Which types of HDTV connections provide the best possible HDTV quality — online downloads, cable, satellite or broadcast? You might be surprised to hear that of the four choices, broadcast is often the best and online downloads usually the worst, with cable often better than satellite.
The problem is that HD hardware manufacturers and content distributors are playing a shell game with the numbers. Yes, you may have 1080p capable hardware, but the key measure I focus on for video quality is not resolution but bitrate, and there’s a lot of room to move in that department. So which is the best for HD delivery?
Full-bandwidth transmission of HDTV requires about 19.5Mbps, and optical media such as HD-DVD and Blu-Ray can provide around 36Mbps. But the reality of transmission, thanks to packet loss and multicasting, is that your HD signal could be anywhere from 7 to 18Mbps, tops, and sometimes even less.
Cable: While the signal in practice tops out at 18Mbps, not every channel provides content in that high a rate. HBO, for instance, specifically delivers content at CableLabs’ recommended 15Mbps so that it’s easy for cable providers to piggyback an 3Mbps Standard Definition (SD) signal alongside it.
Satellite: Satellite is often cheaper and provides the most channels, but you get what you pay for. Industry claims aside, satellite HD is often pejoratively referred to as “HD Lite.” And it’s not always reliable — everything from sun spots to ground interference can reduce your bit rate and introduce ugly artifacts into the picture.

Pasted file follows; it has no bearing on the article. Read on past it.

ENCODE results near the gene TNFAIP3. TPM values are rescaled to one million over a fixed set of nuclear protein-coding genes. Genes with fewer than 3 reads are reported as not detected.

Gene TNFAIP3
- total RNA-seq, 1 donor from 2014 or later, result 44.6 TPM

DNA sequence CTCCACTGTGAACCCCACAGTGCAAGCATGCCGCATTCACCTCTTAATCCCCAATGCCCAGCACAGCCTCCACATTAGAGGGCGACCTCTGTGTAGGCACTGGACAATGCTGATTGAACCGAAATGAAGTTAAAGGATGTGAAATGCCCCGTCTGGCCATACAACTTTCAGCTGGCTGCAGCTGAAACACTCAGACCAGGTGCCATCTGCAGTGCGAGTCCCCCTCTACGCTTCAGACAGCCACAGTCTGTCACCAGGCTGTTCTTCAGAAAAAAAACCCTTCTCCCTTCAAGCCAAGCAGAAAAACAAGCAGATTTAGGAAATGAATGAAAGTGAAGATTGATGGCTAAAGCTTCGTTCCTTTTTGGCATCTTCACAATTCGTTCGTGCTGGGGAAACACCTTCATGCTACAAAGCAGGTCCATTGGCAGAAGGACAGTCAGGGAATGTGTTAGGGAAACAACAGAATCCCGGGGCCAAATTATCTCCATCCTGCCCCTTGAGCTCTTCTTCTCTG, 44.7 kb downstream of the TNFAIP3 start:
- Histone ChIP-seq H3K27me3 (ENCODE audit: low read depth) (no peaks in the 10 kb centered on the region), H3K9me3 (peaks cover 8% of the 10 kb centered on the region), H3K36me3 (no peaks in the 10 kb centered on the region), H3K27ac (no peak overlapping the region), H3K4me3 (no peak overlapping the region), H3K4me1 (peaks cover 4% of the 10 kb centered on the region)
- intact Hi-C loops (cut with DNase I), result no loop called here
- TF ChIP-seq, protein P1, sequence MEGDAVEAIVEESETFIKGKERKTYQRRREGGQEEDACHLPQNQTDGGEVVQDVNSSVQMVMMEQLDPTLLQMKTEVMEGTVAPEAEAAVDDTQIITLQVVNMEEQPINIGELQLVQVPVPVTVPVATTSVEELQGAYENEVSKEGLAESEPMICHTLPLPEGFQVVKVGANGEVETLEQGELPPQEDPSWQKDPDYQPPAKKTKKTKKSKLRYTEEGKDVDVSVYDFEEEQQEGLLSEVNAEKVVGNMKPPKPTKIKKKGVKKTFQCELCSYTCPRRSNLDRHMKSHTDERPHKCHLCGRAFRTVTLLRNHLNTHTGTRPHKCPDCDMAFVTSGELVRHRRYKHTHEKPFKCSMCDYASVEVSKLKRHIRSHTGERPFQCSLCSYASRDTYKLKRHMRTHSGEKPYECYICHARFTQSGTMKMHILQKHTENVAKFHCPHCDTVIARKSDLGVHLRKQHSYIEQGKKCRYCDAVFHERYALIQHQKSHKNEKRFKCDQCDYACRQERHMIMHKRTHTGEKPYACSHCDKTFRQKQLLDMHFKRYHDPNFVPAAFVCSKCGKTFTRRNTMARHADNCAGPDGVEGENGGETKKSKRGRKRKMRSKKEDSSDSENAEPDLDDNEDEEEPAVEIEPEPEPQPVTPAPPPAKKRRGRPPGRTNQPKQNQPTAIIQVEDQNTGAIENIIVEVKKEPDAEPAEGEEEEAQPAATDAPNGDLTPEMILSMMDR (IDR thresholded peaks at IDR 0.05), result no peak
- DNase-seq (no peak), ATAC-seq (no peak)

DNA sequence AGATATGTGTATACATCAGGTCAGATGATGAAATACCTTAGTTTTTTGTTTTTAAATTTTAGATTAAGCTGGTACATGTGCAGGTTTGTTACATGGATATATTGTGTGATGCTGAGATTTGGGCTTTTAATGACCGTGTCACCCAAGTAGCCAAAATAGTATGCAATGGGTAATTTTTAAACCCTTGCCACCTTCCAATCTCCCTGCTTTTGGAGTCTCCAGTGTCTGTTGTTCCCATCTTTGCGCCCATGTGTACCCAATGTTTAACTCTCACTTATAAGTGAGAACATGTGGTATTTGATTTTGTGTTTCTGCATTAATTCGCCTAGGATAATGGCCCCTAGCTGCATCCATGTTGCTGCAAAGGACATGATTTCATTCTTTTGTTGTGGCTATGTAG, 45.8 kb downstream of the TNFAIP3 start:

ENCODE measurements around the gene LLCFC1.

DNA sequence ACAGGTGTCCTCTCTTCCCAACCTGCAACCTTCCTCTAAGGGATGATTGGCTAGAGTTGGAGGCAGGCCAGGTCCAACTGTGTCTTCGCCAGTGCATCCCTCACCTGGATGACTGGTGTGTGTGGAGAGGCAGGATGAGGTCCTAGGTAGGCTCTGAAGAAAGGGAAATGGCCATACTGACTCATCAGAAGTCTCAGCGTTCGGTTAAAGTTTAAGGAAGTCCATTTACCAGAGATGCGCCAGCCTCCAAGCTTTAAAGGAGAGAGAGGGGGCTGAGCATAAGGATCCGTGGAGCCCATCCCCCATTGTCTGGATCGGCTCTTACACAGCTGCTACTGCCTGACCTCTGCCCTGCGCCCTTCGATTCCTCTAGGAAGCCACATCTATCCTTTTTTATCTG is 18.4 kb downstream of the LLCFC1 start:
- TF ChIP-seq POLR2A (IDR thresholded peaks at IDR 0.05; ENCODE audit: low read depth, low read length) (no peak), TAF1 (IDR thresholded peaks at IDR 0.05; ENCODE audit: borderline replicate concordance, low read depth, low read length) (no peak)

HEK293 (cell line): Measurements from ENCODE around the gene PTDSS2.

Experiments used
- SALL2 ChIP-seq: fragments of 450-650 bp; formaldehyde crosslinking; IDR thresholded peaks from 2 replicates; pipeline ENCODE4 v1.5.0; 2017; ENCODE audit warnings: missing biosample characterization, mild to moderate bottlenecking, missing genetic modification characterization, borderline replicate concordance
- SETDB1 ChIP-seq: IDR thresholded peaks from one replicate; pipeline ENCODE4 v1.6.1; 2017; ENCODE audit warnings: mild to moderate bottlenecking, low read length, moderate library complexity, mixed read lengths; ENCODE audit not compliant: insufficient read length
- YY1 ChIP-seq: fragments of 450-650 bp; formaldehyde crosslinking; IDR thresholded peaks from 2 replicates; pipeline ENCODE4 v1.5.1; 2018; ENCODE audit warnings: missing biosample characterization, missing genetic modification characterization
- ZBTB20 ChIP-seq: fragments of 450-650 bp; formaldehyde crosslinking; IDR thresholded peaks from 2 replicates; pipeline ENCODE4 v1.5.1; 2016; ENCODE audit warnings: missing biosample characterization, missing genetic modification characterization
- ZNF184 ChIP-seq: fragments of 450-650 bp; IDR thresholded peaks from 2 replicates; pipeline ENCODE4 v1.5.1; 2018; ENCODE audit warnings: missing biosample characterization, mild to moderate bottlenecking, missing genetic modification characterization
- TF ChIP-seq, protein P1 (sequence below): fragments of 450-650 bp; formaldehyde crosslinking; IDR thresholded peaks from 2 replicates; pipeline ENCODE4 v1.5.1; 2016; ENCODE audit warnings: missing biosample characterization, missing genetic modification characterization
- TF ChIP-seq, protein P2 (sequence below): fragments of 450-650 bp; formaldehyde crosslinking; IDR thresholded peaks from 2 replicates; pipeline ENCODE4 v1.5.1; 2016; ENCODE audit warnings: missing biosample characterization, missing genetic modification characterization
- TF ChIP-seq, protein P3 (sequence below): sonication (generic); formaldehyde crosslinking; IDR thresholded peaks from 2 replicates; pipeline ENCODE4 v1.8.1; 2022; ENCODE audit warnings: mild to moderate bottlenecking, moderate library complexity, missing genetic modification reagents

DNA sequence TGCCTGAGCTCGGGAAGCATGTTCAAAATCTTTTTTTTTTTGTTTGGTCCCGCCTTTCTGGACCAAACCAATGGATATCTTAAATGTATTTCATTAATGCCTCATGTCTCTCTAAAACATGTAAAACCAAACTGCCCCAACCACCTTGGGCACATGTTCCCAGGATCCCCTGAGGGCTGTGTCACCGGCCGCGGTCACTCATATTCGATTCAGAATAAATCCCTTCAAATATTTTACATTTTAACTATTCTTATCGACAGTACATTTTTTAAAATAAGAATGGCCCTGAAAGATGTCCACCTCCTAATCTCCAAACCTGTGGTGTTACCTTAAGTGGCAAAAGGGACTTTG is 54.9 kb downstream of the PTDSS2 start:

Downloads: iTunes and Apple TV bitrates top out at 5Mbps, even for 720p HD content. And while there are true 19.5Mbps HD movies now available on torrent trackers, they run around 20GB each — and even if your broadband is super-fast, you can’t watch while you download.
Broadcast: This data from Smart Calibrations for average signal bit rate performance for both satellite and terrestrial broadcast in Dallas-Fort Worth provides a striking comparison — a quick scan shows that satellite signals average roughly 2-3Mbps lower bit rate than local networks. While the selection is limited, all it will cost you is the price of an antenna.
Verdict: In general, you’ll get the most bits for your buck, ironically enough, from your local TV station. And until FiOS is a viable option for most, it will probably stay that way. While cable and satellite providers are touting the switch to MPEG-4, variable bitrate encoding and other cures for picture quality, ultimately it all comes down to bandwidth. For more about comparitive HDTV quality, check out the AVS forums.